88,400 LGBT Workers in Louisiana Lack Statewide Protections against Ongoing Employment Discrimination
For Immediate Distribution
Nov. 10, 2015
Lauren Jow, firstname.lastname@example.org, 310-206-0314
LOS ANGELES — Approximately 88,400 LGBT workers in Louisiana are vulnerable to employment discrimination absent explicit statewide legal protections, according to a new report co-authored by Christy Mallory, senior counsel, and Brad Sears, executive director, at the UCLA School of Law’s Williams Institute. Approximately 87 percent of Louisiana’s workforce is not covered by local laws banning discrimination on the basis of sexual orientation and gender identity.
“A statewide law prohibiting employment discrimination based on sexual orientation and gender identity would bring new protections to thousands of workers without burdening courts and agencies,” said Christy Mallory, senior counsel at the Williams Institute. “Most likely, the cost of handling complaints filed under the law could be absorbed into the existing enforcement system with no need for additional staff or resources.”
The report finds evidence of ongoing discrimination against LGBT people in Louisiana:
• Seven localities in Louisiana provide some form of protection from sexual orientation and gender identity discrimination in employment by local ordinance or policy.
• Aggregated data from two large public opinion polls find that 81 percent of Louisiana residents think that LGBT people experience a moderate amount to a lot of discrimination in the state.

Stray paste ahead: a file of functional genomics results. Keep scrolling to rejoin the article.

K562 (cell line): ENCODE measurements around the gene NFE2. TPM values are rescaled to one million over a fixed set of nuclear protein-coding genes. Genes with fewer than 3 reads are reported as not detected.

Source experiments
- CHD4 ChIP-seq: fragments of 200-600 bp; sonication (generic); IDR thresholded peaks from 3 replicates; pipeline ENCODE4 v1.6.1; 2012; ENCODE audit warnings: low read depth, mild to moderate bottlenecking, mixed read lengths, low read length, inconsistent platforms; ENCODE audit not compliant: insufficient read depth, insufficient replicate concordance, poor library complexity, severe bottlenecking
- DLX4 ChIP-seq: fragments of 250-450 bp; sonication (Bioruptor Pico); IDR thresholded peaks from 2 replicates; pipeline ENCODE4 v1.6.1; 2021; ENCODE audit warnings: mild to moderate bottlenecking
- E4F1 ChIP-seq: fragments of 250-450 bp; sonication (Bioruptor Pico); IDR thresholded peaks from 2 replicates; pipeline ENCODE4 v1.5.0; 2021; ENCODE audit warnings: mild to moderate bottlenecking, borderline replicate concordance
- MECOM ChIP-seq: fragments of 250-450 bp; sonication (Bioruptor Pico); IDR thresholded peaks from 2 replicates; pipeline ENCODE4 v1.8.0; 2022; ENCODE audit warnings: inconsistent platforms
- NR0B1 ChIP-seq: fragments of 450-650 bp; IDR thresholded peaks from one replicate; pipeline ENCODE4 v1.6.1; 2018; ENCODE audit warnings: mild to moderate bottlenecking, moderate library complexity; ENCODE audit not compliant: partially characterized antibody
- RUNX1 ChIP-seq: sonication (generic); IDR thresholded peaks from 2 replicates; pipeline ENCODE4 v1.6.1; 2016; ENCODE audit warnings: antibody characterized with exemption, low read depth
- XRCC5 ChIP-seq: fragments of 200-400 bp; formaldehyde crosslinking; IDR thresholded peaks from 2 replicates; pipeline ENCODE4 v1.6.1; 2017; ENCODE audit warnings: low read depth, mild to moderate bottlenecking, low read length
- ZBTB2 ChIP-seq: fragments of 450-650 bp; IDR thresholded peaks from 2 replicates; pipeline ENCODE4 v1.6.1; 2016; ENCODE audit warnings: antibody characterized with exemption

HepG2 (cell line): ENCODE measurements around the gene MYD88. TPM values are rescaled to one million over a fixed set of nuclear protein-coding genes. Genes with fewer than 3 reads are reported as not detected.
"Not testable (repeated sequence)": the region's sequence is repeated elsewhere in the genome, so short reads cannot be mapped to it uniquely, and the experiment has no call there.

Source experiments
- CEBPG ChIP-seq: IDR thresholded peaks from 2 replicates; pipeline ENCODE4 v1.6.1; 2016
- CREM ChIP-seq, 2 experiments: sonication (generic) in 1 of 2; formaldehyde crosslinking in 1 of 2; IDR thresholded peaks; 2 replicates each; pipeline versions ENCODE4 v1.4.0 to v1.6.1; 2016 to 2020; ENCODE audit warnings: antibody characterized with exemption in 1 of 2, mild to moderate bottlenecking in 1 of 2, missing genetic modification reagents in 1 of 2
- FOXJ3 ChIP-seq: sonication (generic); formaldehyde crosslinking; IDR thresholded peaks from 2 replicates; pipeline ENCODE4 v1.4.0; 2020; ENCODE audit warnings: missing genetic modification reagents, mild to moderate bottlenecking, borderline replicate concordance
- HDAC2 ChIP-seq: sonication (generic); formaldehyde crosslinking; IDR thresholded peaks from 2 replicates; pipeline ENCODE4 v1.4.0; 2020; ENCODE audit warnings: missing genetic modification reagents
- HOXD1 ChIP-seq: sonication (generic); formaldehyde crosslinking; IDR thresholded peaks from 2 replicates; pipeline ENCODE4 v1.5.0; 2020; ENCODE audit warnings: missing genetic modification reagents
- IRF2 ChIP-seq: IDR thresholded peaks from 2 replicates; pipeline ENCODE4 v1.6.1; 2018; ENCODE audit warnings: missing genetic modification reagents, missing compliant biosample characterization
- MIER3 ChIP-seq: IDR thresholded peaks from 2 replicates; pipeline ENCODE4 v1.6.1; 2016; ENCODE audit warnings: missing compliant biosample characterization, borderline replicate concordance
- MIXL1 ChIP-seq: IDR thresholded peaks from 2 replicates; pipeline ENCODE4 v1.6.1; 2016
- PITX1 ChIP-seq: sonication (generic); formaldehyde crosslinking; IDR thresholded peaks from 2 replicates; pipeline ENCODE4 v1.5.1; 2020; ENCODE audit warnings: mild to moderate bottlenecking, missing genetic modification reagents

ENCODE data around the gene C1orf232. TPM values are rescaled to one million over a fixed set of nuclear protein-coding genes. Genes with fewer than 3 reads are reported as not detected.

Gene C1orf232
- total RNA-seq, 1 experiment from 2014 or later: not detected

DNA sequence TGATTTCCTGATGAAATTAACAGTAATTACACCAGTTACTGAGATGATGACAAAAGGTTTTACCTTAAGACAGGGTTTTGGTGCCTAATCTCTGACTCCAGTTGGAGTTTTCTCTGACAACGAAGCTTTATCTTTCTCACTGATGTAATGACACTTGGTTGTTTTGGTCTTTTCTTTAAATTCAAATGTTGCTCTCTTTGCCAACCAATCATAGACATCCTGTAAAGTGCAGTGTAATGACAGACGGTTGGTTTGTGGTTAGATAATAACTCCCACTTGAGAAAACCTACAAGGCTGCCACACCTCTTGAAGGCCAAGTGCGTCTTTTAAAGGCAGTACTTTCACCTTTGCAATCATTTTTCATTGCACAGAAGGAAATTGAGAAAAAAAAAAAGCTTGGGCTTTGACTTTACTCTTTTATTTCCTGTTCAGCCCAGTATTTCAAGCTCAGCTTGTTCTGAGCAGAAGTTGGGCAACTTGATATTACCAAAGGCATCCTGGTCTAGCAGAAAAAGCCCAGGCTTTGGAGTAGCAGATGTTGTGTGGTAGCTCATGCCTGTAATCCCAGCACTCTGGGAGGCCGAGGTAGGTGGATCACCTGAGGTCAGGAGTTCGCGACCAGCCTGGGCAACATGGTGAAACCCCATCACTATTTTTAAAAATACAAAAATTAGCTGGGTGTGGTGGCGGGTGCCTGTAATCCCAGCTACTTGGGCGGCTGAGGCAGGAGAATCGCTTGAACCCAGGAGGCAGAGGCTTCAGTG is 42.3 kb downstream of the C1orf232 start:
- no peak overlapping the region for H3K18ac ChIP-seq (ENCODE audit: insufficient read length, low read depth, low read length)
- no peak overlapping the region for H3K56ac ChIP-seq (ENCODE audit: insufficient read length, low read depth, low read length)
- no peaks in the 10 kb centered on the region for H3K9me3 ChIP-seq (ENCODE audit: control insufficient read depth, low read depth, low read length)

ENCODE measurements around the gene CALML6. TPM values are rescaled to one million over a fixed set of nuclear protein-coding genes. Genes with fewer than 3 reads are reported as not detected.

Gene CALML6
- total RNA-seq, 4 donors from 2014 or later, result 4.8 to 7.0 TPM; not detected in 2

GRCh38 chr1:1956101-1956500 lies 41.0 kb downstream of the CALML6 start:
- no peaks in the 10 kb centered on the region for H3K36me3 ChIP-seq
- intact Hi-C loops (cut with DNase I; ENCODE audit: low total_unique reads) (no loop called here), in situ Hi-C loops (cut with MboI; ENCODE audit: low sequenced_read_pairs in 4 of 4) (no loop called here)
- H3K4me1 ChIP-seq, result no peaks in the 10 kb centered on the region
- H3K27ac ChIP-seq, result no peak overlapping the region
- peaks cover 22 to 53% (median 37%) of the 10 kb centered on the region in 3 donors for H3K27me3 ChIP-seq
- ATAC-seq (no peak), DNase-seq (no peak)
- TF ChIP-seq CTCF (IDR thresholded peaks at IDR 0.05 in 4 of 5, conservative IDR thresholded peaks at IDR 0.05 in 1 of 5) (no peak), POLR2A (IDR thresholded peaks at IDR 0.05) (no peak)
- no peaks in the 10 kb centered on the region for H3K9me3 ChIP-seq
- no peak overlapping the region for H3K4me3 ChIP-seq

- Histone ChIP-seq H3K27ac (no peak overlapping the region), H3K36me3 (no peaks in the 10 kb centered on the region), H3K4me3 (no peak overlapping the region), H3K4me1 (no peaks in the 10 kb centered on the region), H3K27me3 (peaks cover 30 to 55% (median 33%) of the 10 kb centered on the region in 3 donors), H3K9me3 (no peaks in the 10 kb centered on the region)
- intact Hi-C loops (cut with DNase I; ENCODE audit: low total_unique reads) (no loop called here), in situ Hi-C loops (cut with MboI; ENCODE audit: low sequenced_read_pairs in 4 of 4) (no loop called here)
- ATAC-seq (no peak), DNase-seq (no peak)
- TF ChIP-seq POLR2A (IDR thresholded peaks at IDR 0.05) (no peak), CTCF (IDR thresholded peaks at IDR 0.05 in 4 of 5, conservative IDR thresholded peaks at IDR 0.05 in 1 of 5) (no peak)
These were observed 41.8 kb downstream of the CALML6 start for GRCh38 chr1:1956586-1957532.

• Several recent instances of employment discrimination against LGBT people in Louisiana have been documented in media reports and lawsuits, including reports from bus drivers, a construction worker, a restaurant employee, a college professor, and an employee of a loan company.
• Census data show that in Louisiana, the median income of men in same-sex couples is 18 percent lower than that of men in different-sex marriages.
Employer policies and public opinion indicate support for non-discrimination protections for LGBT people in Louisiana:
• At least at least eight large private sector employers headquartered in Louisiana prohibit employment discrimination based on sexual orientation, and at least three of those companies also prohibit gender identity discrimination.
• In response to a national poll conducted in 2011, 74 percent of respondents from Louisiana said that employment discrimination based on sexual orientation and gender identity should be prohibited in the U.S.
A statewide law prohibiting discrimination based on sexual orientation and gender identity would not be burdensome or costly to enforce:
• The law would result in approximately 41 additional complaints being filed each year with the Louisiana Commission on Human Rights.
• The anticipated new complaints could most likely be absorbed into the existing system with no need for additional staff and negligible costs.
Findings from the Louisiana report are consistent with national data.